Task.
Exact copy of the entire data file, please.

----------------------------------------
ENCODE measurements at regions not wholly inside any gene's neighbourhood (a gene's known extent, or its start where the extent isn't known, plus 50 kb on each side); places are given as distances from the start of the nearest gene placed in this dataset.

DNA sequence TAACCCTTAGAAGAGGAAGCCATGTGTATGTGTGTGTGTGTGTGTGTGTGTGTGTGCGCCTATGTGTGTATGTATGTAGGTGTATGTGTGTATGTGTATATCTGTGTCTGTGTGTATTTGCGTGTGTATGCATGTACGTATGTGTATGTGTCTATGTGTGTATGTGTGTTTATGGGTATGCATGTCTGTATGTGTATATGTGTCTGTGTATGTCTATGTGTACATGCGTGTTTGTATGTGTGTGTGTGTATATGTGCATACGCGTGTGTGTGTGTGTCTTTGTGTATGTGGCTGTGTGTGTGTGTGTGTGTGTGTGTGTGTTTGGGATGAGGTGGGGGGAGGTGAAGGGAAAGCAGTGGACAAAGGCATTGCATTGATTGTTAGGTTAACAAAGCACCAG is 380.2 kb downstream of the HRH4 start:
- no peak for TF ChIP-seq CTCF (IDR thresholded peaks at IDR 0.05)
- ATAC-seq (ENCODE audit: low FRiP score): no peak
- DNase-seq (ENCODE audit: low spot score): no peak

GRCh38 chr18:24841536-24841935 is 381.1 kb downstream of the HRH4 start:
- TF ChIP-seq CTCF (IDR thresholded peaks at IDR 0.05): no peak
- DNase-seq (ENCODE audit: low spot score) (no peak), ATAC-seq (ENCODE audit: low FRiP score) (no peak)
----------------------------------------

ENCODE measurements at regions not wholly inside any gene's neighbourhood (a gene's known extent, or its start where the extent isn't known, plus 50 kb on each side); places are given as distances from the start of the nearest gene placed in this dataset.

DNA sequence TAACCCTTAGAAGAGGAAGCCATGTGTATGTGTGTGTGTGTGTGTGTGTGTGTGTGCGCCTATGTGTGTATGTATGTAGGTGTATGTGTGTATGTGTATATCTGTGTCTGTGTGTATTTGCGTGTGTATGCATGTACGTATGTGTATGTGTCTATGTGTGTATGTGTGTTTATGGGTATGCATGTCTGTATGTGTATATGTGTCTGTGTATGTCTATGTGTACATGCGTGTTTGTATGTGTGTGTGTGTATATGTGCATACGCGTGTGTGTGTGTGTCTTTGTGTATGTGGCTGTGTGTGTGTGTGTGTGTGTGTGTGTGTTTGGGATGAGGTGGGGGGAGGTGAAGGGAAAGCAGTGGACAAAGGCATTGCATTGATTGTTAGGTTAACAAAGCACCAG is 380.2 kb downstream of the HRH4 start:
- no peak for TF ChIP-seq CTCF (IDR thresholded peaks at IDR 0.05)
- ATAC-seq (ENCODE audit: low FRiP score): no peak
- DNase-seq (ENCODE audit: low spot score): no peak

GRCh38 chr18:24841536-24841935 is 381.1 kb downstream of the HRH4 start:
- TF ChIP-seq CTCF (IDR thresholded peaks at IDR 0.05): no peak
- DNase-seq (ENCODE audit: low spot score) (no peak), ATAC-seq (ENCODE audit: low FRiP score) (no peak)